December 15, 2014
Affluent consumers have recovered from the recession, but their willingness to spend is reserved, according to a new report from Unity Marketing.
Bragging rights have changed from the designer to the bargain, and affluent consumers are not necessarily looking for the best brand or design, but what they can receive for their money. This change in attitude often spearheads from the younger generations that are growing up into the target consumers for many brands, therefore a notion that holds high importance for many luxury marketers.
“Millennials are going to change everything,” said Pam Danziger, president of Unity Marketing, Stevens, PA. “It is a generation, I think, that is saying 'We don’t need to load ourselves up with extra baggage. If I have access, I don’t need ownership.'”
Five Luxe Trends for 2015 is a report prepared by Pam Danziger of Unity Marketing.
The new attitude towards wealth and spending seen from affluents will affect the way that luxury brands market. Their consumers are no longer looking for just the top designers or products, but also for ways for them to be “smart shoppers.”
Millennials are slowly emerging in the luxury market and are pushing the boundaries of the expectations and experiences expected from luxury brands.
In the report, Chanel’s runway show from this past spring is discussed as an example of the new style of luxury.
Chanel designed an unusual set for its fall/winter 2014-15 runway show, making the venue look like a supermarket.
Models walked down the aisles or in between the checkout lanes, pushing shopping carts or toting wire baskets. By using such a plebeian setting for a fashion show, the brand took away some of the fantasy, while adding a layer of fun to its presentation (see story).
The notion of luxury in a shopping market demonstrates the way in which luxury and the consumer is evolving.
Luxury brands need to design a new story that informs the consumer about the brand and the details behind the products and story.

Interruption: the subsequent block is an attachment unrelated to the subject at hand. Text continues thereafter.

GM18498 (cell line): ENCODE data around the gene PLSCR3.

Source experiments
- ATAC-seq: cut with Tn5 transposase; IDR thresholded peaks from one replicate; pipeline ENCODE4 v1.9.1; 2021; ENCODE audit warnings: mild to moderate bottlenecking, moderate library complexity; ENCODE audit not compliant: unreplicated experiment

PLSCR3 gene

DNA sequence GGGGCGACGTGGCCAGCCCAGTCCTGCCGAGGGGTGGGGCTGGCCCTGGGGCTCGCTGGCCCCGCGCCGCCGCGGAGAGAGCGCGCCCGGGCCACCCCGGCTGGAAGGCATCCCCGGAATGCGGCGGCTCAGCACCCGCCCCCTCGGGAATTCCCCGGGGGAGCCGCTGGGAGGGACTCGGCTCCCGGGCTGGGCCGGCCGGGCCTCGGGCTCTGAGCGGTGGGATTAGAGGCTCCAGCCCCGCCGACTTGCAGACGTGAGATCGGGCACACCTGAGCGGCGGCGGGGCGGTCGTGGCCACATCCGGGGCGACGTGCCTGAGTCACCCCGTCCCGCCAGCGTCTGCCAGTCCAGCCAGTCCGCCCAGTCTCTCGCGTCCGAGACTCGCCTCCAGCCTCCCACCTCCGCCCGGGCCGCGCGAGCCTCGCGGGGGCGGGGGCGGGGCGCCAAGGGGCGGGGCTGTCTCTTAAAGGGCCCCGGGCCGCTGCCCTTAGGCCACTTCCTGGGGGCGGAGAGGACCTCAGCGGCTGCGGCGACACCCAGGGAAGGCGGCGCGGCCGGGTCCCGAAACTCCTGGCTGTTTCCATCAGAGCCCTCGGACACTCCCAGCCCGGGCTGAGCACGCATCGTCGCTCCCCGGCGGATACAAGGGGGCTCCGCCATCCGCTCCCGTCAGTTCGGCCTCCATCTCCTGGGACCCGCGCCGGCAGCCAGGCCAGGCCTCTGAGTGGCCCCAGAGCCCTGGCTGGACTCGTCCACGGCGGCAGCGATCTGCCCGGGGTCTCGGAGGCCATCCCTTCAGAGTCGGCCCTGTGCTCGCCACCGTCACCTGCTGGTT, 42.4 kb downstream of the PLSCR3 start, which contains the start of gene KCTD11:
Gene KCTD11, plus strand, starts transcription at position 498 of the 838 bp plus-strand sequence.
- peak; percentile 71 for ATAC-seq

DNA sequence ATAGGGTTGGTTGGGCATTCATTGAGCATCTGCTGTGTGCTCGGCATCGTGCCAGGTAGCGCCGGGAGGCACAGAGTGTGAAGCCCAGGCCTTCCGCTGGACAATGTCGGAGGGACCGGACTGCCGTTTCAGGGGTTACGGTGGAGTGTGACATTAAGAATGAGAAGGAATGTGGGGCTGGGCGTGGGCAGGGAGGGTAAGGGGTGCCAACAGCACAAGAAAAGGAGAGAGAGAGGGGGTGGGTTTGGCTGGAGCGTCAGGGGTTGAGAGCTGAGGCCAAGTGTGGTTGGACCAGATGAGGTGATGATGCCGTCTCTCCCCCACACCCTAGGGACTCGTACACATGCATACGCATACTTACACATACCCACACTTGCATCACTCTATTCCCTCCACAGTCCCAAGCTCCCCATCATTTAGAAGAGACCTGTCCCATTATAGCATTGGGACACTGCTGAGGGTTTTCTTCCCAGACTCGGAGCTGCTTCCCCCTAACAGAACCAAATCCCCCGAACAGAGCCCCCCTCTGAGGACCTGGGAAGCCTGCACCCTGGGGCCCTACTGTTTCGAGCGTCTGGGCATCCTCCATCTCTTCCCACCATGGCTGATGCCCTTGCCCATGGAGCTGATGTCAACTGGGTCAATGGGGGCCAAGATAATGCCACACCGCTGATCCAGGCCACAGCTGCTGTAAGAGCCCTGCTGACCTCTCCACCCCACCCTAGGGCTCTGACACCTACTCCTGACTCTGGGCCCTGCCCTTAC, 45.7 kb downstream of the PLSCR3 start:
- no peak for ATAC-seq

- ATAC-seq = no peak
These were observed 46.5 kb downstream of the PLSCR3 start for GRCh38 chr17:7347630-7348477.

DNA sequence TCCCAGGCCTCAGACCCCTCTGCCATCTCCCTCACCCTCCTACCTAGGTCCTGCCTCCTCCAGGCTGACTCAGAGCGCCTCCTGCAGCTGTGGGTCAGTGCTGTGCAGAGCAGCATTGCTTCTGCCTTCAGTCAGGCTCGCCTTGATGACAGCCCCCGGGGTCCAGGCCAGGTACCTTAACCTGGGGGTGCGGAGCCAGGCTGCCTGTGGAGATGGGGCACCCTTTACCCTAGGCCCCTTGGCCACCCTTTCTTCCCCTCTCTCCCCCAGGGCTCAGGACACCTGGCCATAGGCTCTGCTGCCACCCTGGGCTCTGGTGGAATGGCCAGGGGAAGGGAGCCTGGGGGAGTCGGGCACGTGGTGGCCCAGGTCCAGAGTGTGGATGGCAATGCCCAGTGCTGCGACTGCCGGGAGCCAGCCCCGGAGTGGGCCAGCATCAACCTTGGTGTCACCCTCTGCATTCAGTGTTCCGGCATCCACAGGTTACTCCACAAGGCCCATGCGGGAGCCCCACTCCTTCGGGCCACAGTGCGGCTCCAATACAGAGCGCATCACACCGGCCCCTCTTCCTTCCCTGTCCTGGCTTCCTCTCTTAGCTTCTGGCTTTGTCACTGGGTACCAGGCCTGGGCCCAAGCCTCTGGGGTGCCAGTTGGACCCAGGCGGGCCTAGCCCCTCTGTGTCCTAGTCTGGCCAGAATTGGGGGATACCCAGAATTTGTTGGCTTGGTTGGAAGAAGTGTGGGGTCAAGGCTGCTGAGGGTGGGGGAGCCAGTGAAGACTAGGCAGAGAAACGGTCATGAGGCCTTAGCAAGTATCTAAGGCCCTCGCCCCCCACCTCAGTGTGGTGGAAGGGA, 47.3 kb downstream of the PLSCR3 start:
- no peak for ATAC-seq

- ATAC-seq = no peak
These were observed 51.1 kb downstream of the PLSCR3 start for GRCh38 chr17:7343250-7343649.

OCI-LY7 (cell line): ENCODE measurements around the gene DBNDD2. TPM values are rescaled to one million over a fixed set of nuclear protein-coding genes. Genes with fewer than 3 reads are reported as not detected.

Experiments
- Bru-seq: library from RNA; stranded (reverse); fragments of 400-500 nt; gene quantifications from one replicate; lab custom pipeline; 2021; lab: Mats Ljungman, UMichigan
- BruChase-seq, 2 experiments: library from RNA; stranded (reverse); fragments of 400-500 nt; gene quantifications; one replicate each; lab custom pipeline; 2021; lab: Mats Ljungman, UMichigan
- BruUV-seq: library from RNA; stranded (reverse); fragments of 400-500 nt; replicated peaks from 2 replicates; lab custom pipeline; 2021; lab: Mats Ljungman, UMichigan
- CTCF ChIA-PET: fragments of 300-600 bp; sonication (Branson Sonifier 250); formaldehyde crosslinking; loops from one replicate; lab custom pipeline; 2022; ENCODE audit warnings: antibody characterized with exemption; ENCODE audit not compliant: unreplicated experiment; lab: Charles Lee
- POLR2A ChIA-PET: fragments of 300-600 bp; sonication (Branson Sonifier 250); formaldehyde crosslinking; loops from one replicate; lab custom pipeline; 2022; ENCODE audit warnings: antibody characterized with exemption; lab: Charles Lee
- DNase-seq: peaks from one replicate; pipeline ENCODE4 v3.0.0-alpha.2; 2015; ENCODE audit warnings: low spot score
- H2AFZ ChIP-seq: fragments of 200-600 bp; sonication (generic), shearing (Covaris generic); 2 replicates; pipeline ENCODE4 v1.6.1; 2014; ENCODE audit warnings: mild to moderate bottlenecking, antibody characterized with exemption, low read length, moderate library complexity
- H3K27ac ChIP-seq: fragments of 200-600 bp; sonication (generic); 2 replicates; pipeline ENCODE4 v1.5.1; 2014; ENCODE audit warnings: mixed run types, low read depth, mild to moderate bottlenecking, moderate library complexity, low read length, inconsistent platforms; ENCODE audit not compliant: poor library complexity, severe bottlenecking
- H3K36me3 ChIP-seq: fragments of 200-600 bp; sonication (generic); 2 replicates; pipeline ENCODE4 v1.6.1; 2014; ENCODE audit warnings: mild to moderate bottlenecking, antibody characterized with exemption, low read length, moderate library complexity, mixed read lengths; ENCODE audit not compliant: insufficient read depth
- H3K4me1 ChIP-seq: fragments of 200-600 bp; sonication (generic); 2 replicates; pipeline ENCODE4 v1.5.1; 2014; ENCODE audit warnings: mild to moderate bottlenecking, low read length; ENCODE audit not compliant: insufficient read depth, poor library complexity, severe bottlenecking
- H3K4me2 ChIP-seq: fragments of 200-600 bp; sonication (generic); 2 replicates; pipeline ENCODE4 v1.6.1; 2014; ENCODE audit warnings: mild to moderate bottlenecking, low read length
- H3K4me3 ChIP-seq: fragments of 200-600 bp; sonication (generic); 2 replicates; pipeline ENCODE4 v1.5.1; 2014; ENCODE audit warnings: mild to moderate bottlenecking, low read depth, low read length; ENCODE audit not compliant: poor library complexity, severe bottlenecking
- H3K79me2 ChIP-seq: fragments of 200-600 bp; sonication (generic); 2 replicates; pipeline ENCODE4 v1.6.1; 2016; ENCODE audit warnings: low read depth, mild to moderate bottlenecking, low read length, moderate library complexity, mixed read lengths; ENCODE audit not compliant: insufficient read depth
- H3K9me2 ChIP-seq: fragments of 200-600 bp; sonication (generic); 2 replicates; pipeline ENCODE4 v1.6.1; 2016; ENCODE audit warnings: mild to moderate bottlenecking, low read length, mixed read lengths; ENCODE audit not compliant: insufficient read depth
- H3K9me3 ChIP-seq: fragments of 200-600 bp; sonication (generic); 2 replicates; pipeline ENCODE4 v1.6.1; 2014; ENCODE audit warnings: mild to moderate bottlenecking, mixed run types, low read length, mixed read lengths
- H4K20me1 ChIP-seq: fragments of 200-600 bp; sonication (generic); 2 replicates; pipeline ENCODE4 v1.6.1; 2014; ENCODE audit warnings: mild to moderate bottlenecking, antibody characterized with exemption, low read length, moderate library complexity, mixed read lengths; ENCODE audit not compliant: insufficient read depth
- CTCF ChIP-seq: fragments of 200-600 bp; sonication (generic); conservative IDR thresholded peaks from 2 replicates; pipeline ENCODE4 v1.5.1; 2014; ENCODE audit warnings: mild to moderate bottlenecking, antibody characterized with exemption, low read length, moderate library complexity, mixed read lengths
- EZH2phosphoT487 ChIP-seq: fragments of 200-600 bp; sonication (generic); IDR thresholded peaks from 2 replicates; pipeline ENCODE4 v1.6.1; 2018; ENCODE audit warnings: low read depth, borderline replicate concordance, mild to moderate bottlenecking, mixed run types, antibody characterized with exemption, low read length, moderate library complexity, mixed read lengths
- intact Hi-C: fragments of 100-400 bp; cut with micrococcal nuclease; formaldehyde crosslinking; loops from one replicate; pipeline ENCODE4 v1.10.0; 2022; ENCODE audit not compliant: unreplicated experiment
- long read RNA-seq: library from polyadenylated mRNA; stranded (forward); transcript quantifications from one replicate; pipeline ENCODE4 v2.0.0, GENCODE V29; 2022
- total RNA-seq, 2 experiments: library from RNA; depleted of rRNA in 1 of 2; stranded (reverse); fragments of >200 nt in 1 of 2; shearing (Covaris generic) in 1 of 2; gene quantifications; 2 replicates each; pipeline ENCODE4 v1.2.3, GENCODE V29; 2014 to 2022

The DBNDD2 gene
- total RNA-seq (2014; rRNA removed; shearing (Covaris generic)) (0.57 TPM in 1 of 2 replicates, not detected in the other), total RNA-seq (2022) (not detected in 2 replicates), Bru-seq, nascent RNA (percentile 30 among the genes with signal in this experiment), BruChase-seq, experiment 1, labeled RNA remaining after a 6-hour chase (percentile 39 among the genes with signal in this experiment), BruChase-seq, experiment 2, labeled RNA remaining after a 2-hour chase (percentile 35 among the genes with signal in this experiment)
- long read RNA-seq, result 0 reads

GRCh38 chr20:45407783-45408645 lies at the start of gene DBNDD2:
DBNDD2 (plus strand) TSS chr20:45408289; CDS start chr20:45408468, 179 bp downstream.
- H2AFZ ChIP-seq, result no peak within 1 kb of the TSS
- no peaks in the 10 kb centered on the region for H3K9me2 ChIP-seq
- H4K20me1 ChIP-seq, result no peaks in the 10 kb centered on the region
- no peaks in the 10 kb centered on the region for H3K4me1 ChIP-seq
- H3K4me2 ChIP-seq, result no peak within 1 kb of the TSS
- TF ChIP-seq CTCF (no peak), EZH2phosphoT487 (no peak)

Ratings of luxury brands
When the American Affluence Research Center polled 327 individuals with net worth of $800,000 (the top 10 percent most wealthy) they found that brands like Louis Vuitton, Gucci, Hermes and Prada were thought to be overrated.
Brands that have been employing the same marketing strategies for years are often overlooked by consumers. It is those with new, innovative ways that are looked to by affluents.
The report narrows in on Saint Laurent’s look toward the future.
The rebranding of Yves Saint Laurent to Saint Laurent Paris affected, in the short term, the brand’s relationship with its customers as they adapt to the new name for the French design house (see story).
Luxury brands need new plans
The ultra affluents seem to be buying more like the younger, high-earners-not-rich-yet population. Their concept of luxury is evolving.
Luxury brands are faced with the challenge of evolving with the concept and the consumer.
Change is good
Looking into the trends, habits and beliefs of the top-tier market can help brands reimagine themselves for future generations.
For instance, most affluents tend to shop in-store, but one-fourth of these consumers consider online a better option, according to a eport from Unity Marketing.
The “Trends in How Affluents Shop” report looks at the details behind the motivation, manners and thoughts of affluent consumers and their consumption habits. Brands and retailers with this knowledge will be able to look at their top consumers in a different light and adjust their marketing strategies to benefit the brand in the fourth quarter of 2014 (see story).
Adjusting to the new consumer is important for brands to survive economically.
“I hear a lot about the economy bouncing back and I am just not buying it,”Ms. Danziger. “I looked at the retail sales history and it was the lowest we have seen since the recession.
“I am very concerned about it,” she said. “The affluents are concerned and they are defining luxury in new and different ways which means luxury brands have to tell new stories.”
Nancy Buckley, editorial assistant on Luxury Daily, New York